Where is I-95 Closed in North Carolina, South Carolina? Florence Flooding Closes Interstate Sections

North Carolina flooding
North Carolina flooding continues after Hurricane Florence and some key highways, including portions of Interstate 95 and Interstate 40 will likely remain closed another week or more, officials said this weekend. Chip Somodevilla/Getty Images

After Hurricane Florence dumped up to three feet of rain in some places across the Carolinas, frustrations are mounting as evacuees wait to go home and travel is interrupted with major road closures including portions of Interstate 95, a vital north-south highway running through South Carolina and North Carolina.

Travel is still not advised throughout southeastern and south-central North Carolina, the North Carolina Department of Transportation said in an advisory Wednesday. Portions of Interstate 40 and Interstate 95 are impacted, the agency said. Also, no travel to Wilmington is possible. See more on North Carolina and South Carolina road and highway closures below:

Where is I-95 closed in North Carolina and South Carolina?

The highway is closed in several portions throughout the flood-ravaged Carolinas. In South Carolina, highway department officials said Wednesday that portions of I-95 will soon be closed in both directions near the Great Pee Dee River.

"According to information from the SCDOT, I-95 will be closed in both directions from Exit 164 (U.S. 52) to Exit 181 (S.C. 38) due to the imminent threat of flooding at the Great Pee Dee River," reported wmbfnews.com late Wednesday. No timetable for closing this section of I-95 was given.

In North Carolina as of Wednesday, I-95 closures and detours are in the following locations, according to the South Carolina Department of Transportation:

Due to flooding related to Hurricane Florence, I-95 has large segments closed in North Carolina beginning at mile marker 13, US Route 74. Detour routes are:

  • From Georgia: I-85 NB through South Carolina is open to traffic
  • From Georgia: I-95 NB to I-26 WB to I-77 NB into North Carolina
  • From Florence: I-20 WB to I-77 NB into North Carolina

From the North Carolina Department of Transportation on Wednesday:

"Several sections of I-95 and I-40 are flooded. I-95 Southbound traffic from Virginia should use US-64 West (Exit 138) to I-540 West to I-40 West to US-321 South to I-85 South. Follow directions in South Carolina to re-access I-95. At this time no safe, stable or reliable route exists for the public to get to and from Wilmington."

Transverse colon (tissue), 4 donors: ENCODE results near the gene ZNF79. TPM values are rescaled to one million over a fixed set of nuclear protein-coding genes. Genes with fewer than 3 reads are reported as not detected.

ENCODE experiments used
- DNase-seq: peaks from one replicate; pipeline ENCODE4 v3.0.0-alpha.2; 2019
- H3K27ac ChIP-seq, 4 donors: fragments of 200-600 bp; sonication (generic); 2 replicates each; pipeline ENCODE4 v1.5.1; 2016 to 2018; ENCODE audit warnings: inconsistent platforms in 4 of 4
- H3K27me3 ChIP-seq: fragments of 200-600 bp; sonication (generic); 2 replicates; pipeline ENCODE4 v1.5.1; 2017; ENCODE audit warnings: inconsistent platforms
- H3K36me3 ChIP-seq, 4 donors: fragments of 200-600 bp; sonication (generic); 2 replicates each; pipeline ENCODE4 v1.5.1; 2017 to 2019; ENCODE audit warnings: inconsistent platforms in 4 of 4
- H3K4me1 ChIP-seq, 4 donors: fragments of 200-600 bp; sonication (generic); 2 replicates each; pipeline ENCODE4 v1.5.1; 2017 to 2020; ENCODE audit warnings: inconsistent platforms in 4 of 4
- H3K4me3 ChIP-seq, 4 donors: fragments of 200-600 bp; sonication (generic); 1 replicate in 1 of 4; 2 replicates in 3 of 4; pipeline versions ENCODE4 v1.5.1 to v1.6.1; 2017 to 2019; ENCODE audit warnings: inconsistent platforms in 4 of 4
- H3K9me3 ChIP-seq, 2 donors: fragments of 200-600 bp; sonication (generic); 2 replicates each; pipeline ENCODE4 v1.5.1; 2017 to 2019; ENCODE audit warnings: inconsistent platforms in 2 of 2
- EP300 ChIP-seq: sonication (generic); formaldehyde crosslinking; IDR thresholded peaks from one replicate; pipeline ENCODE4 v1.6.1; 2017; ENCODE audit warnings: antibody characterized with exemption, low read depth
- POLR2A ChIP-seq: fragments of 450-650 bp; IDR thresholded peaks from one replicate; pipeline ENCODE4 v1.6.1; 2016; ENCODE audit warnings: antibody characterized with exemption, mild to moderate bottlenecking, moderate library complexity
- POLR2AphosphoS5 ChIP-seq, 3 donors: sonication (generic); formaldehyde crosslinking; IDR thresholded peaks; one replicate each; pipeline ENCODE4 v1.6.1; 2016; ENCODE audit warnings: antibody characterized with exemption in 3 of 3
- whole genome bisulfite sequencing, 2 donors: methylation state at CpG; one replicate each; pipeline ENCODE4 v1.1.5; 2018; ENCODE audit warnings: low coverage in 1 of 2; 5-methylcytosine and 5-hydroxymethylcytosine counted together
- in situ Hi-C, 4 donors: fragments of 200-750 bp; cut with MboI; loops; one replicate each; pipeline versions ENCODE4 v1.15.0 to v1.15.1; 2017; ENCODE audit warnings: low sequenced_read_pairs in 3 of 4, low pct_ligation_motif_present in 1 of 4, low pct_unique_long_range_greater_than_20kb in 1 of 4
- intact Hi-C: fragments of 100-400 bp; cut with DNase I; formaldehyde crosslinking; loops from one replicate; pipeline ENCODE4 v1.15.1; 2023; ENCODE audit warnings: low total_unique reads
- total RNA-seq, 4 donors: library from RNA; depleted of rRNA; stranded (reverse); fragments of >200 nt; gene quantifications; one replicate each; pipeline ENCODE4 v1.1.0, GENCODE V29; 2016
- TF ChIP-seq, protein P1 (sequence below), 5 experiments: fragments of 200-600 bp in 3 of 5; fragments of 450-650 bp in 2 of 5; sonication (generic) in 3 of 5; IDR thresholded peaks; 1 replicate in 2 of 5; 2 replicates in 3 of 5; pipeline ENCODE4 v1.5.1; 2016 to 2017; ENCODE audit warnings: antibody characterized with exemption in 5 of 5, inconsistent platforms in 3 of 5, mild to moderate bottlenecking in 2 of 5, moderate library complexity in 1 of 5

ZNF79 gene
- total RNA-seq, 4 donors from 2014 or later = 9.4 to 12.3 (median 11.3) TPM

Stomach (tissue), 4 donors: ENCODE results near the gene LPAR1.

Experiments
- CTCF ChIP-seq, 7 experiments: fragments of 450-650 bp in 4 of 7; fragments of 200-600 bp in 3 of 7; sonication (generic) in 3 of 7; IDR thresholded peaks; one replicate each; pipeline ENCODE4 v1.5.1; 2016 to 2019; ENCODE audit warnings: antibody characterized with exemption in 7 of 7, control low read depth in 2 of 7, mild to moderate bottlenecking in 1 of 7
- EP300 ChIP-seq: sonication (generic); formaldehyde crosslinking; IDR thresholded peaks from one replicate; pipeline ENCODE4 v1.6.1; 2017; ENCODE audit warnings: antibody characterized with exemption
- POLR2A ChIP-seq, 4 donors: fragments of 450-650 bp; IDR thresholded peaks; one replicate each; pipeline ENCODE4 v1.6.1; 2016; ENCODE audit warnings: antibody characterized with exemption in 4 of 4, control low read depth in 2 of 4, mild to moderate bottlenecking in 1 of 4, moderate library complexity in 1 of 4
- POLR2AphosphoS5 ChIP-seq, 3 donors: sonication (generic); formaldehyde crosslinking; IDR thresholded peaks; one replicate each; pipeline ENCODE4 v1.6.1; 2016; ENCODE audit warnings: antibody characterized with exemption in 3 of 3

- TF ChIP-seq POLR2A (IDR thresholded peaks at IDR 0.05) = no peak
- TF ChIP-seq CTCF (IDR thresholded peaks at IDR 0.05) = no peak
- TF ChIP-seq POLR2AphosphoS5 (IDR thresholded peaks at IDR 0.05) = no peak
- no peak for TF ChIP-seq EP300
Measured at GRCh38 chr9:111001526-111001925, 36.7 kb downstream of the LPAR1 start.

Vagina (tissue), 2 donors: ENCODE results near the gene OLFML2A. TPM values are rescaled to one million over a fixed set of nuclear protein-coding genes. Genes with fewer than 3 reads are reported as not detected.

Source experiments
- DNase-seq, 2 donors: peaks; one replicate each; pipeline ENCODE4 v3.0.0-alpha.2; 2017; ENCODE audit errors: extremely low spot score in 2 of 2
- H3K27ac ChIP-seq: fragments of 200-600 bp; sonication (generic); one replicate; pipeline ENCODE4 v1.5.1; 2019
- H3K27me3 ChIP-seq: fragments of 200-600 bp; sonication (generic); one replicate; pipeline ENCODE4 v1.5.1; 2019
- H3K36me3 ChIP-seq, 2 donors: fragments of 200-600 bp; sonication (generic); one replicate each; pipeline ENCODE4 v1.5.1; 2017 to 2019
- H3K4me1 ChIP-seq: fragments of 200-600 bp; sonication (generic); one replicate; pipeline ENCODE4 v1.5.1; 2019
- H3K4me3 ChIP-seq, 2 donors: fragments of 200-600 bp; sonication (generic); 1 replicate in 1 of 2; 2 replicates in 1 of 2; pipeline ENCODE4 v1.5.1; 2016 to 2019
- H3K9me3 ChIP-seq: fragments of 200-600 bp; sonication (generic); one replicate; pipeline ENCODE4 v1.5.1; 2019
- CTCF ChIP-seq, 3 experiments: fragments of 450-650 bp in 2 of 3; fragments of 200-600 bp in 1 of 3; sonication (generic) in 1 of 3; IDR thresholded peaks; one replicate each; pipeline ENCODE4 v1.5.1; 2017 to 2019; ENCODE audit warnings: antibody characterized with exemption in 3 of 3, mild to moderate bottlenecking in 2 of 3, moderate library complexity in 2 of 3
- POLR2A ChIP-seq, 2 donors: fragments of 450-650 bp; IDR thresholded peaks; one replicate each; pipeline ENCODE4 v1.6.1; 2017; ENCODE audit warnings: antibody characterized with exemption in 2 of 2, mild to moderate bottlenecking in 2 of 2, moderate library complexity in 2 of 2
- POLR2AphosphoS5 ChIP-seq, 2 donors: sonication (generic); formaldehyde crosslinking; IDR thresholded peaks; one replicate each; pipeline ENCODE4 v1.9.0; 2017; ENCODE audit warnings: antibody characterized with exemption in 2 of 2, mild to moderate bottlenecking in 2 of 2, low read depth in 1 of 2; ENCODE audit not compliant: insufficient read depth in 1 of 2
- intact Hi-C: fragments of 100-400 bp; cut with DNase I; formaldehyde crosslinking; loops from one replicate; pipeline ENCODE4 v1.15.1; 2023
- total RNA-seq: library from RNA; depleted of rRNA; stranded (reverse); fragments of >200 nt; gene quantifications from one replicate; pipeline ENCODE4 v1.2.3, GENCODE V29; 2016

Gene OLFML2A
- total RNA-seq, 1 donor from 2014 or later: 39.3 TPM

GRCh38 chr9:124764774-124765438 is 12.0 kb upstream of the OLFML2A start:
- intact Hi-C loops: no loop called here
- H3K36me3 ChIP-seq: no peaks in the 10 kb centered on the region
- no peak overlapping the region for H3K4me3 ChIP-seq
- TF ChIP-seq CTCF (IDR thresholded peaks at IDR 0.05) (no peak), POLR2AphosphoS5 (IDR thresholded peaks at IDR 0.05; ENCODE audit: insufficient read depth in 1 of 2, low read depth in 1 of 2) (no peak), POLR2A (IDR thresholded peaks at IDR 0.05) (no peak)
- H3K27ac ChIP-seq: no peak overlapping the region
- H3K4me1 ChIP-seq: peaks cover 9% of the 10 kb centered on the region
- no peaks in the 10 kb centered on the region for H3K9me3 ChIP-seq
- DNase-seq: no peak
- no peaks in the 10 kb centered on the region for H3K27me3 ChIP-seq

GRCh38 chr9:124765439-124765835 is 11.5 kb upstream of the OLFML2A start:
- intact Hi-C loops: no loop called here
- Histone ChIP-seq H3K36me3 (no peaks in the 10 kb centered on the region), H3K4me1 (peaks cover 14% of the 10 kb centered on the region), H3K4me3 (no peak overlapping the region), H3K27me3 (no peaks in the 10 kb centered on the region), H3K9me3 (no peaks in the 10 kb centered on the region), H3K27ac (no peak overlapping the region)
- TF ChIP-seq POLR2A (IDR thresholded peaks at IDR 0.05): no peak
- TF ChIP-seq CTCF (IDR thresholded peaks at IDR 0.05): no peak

To see the complete latest updates from the North Carolina Department of Transportation involving I-95 and I-40 see here.

In other Hurricane Florence updates from the Carolinas late Wednesday, the Associated Press reported that "exhaustion and frustration are building" as thousands wait to go home after evacuating. The storm's death toll has also grown to 37.

"With the remnants of Florence finally out to sea and skies bright over rivers still swelling with muddy water, President Donald Trump visited the disaster zone, riding through soggy neighborhoods and helping pass out warm meals at a church in the hard-hit coastal town of New Bern.

"'How's the house?' Trump told one person. 'You take care of yourself.'

"There wasn't any presidential fanfare 120 miles away in Fayetteville. There, Roberta and Joseph Keithley had been sleeping on cots set up in a school classroom since Friday. They still didn't know if their home was ruined.

"'It's getting a little frustrating, but you have to deal with it and roll with the punches," said Roberta Keithley, 73. "It's just another hurdle to get over in life.'"

"To the south, daybreak brought a return of floodwaters to Nichols, South Carolina, which also was inundated by Hurricane Matthew two years ago. The flooding from Florence had subsided, only to get worse again.

"Access improved to Wilmington, a North Carolina port city of 120,000 that was cut off for days by high water. But officials said they don't know when evacuees would be able to return home, and it may be next week before conditions improve drastically since the Cape Fear River isn't expected to crest at the city until Monday or Tuesday.